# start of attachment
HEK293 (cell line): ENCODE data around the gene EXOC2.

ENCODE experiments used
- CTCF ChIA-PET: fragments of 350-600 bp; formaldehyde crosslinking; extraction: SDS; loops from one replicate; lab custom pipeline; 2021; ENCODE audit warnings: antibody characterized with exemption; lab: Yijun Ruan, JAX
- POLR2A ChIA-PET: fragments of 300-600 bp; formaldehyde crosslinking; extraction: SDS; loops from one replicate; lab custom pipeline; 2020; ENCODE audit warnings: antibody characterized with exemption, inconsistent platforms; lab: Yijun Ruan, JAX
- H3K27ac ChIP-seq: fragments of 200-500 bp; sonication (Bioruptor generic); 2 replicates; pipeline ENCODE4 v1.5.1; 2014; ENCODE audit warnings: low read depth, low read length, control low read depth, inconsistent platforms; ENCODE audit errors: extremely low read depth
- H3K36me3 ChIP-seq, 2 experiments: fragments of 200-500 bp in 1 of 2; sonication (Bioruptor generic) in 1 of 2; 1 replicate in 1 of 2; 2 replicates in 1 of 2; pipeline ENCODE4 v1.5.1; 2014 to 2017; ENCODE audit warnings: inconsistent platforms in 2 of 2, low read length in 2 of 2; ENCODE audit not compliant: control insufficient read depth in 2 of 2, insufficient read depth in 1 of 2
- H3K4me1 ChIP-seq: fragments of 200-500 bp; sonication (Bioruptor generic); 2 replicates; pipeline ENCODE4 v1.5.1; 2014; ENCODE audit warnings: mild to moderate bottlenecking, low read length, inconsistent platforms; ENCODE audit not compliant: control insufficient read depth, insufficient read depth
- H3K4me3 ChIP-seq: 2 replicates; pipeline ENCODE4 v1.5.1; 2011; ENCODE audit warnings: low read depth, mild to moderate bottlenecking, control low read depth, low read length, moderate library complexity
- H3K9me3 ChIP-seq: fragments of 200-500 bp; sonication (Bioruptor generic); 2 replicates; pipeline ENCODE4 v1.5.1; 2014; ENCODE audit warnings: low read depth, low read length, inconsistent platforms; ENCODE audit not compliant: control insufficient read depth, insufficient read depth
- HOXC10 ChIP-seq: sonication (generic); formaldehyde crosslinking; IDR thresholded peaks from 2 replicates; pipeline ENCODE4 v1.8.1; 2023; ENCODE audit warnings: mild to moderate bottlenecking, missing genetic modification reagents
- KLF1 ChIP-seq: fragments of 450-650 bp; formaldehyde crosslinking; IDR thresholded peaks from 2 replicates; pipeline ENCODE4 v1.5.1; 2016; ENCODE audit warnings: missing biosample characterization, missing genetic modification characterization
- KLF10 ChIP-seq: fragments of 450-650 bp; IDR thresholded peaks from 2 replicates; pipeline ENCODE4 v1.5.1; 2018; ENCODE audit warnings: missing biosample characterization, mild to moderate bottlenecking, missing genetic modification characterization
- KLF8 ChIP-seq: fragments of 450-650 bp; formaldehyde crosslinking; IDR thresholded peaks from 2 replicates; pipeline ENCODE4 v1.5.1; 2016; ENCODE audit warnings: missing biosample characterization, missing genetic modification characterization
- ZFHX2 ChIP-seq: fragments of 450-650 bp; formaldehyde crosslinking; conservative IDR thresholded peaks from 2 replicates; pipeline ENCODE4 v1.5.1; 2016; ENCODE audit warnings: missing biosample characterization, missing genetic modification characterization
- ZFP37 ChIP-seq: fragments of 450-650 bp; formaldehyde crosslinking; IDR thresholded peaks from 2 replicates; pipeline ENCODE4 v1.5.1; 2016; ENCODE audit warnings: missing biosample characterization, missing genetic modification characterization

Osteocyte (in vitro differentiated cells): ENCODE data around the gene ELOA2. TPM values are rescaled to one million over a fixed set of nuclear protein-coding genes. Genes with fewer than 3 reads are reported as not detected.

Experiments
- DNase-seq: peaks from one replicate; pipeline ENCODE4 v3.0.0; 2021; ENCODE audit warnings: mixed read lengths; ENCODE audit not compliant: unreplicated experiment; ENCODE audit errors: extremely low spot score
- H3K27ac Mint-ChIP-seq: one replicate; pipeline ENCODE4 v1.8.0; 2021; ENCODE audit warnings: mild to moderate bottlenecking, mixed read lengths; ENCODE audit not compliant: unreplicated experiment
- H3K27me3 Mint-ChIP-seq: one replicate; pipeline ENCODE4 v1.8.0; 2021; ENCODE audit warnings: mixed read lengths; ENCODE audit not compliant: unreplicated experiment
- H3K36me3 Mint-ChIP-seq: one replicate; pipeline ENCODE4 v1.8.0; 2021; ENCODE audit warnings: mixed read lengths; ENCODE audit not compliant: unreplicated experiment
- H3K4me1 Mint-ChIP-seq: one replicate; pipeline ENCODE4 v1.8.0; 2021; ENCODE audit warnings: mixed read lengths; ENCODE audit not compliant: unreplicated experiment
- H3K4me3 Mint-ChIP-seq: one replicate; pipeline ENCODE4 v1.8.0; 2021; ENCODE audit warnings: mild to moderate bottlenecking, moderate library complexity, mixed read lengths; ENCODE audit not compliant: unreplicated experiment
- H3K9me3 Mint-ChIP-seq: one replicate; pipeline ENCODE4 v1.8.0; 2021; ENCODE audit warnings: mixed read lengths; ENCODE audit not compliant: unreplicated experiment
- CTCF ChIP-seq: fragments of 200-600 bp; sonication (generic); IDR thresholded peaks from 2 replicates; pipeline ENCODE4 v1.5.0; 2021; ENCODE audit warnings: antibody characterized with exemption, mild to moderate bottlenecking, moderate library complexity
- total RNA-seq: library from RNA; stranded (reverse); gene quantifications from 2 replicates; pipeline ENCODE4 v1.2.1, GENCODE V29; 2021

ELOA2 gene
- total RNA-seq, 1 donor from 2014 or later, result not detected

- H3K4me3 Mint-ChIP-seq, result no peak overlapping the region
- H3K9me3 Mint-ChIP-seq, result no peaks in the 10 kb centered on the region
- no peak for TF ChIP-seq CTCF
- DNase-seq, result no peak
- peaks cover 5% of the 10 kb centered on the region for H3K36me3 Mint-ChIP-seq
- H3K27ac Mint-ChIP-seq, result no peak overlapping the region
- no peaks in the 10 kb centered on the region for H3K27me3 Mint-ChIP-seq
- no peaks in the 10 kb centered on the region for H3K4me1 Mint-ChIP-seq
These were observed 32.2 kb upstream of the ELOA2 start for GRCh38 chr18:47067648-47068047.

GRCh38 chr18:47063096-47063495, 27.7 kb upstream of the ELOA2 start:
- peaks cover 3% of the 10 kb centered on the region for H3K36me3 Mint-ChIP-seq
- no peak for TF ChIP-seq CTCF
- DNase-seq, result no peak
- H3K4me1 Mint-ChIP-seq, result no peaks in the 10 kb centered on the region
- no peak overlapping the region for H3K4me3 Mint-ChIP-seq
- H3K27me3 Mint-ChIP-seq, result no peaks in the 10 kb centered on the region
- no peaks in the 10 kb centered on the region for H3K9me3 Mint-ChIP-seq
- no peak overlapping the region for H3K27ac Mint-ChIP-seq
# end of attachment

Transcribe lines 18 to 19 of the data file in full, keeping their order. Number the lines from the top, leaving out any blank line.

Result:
- DNase-seq: peaks from one replicate; pipeline ENCODE4 v3.0.0; 2021; ENCODE audit warnings: mixed read lengths; ENCODE audit not compliant: unreplicated experiment; ENCODE audit errors: extremely low spot score
- H3K27ac Mint-ChIP-seq: one replicate; pipeline ENCODE4 v1.8.0; 2021; ENCODE audit warnings: mild to moderate bottlenecking, mixed read lengths; ENCODE audit not compliant: unreplicated experiment